People march to honour a worker crushed to death at a coal plant, in Seoul on February 9, 2019. Image Credit: AP

Seoul: Some 2,500 South Koreans marched through Seoul Saturday to honour a worker who was crushed to death at a coal plant fuelling an outcry which led to a landmark amendment of the nation’s industrial safety laws.

Kim Yong-kyun, 24, died last month after being sucked into a coal conveyor belt. He was working as a contractor at a power plant 110km south of Seoul.

His death triggered uproar in South Korea where critics say work safety is compromised for temporary or contract workers — despite being a wealthy, developed economy which is the fourth biggest in Asia.

Kim was the ninth subcontracted worker to have died from work-related injuries at the Chungnam plant in Taean since 2010.

Kim’s mother, Kim Mi-sook, refused to hold a funeral until the government introduced protective measures for temporary workers, 60 per cent of whom are deprived of employment benefits including health insurance.

The funeral ceremony finally took place on Saturday after the government offered to turn 2,200 temporary workers into full-time employees.

Street protests following Kim’s death led to the amendment of the Industrial Safety Act, which bans companies from subcontracting high-risk tasks such as those requiring the use of mercury.

Young temporary workers attended the funeral wearing headbands that read ‘I am Kim Yong-kyun’. Kim’s father, Kim Hae-gi, sobbed as he hugged the coffin.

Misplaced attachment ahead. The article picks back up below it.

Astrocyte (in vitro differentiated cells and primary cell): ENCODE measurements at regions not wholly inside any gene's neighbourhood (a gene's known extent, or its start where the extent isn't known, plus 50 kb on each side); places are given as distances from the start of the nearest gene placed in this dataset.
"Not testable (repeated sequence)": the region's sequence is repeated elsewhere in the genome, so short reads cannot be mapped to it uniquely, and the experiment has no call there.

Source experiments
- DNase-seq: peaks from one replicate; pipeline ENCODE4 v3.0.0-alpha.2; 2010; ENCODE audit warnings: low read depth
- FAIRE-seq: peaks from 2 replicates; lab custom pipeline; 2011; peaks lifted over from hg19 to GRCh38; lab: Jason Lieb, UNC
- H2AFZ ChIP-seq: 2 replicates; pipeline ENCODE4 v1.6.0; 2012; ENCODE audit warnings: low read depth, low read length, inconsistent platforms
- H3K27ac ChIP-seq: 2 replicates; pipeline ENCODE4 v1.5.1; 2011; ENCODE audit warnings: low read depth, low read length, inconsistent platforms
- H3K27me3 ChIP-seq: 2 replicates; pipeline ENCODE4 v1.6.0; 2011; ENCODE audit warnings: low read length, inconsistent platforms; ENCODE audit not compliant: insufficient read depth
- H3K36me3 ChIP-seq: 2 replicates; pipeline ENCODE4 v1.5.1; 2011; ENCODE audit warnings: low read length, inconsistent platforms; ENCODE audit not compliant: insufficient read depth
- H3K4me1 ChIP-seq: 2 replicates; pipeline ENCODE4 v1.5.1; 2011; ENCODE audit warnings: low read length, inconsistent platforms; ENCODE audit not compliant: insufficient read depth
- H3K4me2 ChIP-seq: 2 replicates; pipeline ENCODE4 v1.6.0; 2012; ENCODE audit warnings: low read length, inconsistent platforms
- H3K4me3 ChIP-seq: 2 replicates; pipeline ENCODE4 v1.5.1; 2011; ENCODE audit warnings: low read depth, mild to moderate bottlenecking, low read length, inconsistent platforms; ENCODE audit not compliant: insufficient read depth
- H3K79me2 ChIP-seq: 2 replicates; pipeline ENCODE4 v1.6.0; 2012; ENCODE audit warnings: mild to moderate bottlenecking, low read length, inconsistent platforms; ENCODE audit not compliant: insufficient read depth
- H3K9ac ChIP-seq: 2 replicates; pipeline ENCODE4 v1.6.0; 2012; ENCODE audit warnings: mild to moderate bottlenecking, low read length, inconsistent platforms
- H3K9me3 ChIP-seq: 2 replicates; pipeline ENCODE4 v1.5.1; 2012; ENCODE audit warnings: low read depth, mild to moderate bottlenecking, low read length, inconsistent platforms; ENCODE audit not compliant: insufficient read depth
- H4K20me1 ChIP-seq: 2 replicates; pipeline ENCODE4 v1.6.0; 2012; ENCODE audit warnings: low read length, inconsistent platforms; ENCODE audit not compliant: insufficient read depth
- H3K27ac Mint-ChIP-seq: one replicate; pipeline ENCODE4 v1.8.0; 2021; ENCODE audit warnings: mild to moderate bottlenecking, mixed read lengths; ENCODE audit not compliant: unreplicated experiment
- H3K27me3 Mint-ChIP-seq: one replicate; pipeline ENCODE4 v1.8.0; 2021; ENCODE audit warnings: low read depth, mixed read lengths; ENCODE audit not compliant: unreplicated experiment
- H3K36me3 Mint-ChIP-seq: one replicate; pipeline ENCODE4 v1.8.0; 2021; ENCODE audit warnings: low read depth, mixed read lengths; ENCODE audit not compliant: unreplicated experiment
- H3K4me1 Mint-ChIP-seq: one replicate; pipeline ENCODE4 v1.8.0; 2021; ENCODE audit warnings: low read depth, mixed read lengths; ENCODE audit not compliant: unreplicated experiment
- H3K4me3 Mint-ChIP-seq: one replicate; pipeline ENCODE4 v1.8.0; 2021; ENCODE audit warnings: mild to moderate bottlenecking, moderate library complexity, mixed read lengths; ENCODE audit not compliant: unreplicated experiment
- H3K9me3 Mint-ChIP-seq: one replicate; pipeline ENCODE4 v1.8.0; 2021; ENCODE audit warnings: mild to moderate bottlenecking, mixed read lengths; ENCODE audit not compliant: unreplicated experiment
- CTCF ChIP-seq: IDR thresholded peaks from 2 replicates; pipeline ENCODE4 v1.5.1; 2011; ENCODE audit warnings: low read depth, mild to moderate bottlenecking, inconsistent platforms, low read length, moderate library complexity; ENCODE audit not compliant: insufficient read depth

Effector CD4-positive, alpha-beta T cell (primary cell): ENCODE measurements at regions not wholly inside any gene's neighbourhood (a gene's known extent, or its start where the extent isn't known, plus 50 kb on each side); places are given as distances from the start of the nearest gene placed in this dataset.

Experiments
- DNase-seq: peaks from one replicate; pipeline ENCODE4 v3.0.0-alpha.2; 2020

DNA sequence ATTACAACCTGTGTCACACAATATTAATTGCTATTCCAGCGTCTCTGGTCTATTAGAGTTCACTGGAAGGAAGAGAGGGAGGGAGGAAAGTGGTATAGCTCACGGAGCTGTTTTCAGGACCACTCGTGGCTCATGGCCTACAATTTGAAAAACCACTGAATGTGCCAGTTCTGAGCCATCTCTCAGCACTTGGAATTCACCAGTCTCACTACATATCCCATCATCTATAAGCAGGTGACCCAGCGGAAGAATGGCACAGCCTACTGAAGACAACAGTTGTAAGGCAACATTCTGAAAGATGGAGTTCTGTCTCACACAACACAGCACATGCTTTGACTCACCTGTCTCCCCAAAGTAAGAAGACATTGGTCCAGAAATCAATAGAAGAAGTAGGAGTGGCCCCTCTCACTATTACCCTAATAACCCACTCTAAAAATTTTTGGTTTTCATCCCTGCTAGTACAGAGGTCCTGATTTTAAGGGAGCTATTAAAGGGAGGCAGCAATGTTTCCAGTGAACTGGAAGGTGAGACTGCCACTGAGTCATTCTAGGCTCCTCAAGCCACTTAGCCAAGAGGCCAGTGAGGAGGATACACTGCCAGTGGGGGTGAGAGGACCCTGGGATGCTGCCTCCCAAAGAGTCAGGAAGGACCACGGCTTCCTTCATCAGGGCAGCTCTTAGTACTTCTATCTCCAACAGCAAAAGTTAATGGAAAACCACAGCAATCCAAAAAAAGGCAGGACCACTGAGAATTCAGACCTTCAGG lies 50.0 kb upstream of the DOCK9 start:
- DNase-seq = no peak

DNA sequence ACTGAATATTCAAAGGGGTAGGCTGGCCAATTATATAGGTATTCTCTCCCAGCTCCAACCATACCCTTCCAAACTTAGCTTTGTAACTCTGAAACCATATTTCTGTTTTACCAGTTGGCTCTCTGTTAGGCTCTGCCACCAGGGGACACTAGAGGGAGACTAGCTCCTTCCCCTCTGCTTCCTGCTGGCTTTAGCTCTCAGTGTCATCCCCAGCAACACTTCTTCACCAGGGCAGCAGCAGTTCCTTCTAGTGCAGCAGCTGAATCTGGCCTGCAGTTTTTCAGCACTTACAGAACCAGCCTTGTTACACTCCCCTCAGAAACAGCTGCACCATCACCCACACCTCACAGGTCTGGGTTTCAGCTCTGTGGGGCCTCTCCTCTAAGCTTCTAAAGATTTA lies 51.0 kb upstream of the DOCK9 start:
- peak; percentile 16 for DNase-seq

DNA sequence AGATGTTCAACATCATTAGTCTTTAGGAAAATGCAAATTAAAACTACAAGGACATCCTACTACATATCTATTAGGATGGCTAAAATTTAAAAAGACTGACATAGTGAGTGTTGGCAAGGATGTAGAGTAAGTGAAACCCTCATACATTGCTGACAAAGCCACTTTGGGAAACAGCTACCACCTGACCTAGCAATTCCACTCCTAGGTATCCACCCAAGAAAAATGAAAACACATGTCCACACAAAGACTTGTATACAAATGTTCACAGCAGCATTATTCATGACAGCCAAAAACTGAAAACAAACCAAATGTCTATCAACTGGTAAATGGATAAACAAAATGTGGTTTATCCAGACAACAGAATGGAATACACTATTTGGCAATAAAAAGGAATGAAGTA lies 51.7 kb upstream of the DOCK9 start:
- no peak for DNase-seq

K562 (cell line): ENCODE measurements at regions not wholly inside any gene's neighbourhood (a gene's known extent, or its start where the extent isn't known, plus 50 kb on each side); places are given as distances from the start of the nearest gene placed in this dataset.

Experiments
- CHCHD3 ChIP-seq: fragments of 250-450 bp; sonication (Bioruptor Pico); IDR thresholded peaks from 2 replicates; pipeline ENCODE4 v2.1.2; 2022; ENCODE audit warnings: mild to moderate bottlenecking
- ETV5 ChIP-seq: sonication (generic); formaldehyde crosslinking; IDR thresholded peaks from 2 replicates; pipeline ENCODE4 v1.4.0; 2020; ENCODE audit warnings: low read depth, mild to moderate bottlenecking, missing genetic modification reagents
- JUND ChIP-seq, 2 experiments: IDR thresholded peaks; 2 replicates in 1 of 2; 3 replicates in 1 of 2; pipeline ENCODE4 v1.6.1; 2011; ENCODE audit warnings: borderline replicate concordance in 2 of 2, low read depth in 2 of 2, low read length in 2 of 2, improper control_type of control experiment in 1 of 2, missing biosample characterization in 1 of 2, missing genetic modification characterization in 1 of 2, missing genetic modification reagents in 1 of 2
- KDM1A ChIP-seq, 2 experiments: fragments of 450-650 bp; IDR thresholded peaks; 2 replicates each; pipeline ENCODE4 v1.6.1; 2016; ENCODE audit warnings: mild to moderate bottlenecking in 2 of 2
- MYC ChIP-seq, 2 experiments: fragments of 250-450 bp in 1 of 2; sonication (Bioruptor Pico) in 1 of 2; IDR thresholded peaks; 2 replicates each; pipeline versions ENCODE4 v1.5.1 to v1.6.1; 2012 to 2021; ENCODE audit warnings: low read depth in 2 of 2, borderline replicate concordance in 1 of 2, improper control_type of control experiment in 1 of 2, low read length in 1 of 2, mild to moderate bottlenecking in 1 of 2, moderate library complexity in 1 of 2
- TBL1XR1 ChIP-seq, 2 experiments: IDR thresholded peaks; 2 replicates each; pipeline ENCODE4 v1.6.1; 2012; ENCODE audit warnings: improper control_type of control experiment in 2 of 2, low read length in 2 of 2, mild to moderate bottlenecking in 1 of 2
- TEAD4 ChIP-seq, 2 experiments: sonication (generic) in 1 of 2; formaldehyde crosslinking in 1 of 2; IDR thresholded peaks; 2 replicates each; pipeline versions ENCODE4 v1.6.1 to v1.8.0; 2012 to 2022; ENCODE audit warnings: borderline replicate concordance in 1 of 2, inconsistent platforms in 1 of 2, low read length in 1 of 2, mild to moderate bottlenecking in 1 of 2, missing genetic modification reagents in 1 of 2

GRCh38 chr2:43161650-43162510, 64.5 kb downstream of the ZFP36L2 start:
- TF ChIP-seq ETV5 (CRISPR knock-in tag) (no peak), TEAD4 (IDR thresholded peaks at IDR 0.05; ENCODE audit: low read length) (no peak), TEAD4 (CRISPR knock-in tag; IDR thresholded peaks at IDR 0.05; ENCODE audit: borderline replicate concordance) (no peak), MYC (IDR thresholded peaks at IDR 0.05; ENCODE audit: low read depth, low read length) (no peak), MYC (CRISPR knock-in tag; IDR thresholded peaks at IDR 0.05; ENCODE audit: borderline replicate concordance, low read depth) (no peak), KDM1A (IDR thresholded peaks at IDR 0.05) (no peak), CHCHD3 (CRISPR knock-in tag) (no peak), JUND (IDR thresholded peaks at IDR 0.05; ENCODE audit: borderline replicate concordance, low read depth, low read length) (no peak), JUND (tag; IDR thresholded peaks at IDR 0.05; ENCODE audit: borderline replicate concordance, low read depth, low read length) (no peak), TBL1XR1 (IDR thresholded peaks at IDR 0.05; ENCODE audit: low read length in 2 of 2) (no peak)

Workplace fatality rate

“I hope you get to be born again,” said Park Seok-woon, the chair Korea Alliance for Progressive Movement, a local NGO, at the ceremony.

“I hope you get to live in a world where life is valued more than anything else”.

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South Koreans died of work-related injuries or diseases in 2017

South Korea has one of the highest workplace fatality rates among developed countries.

According to labour ministry data, 1,957 South Koreans died of work-related injuries or diseases in 2017.

Of 20 employees who died after being injured while working for the nation’s five major power plants from 2014 to last year, all were subcontracted workers, according to a report by lawmaker Lim Lee-ja’s office.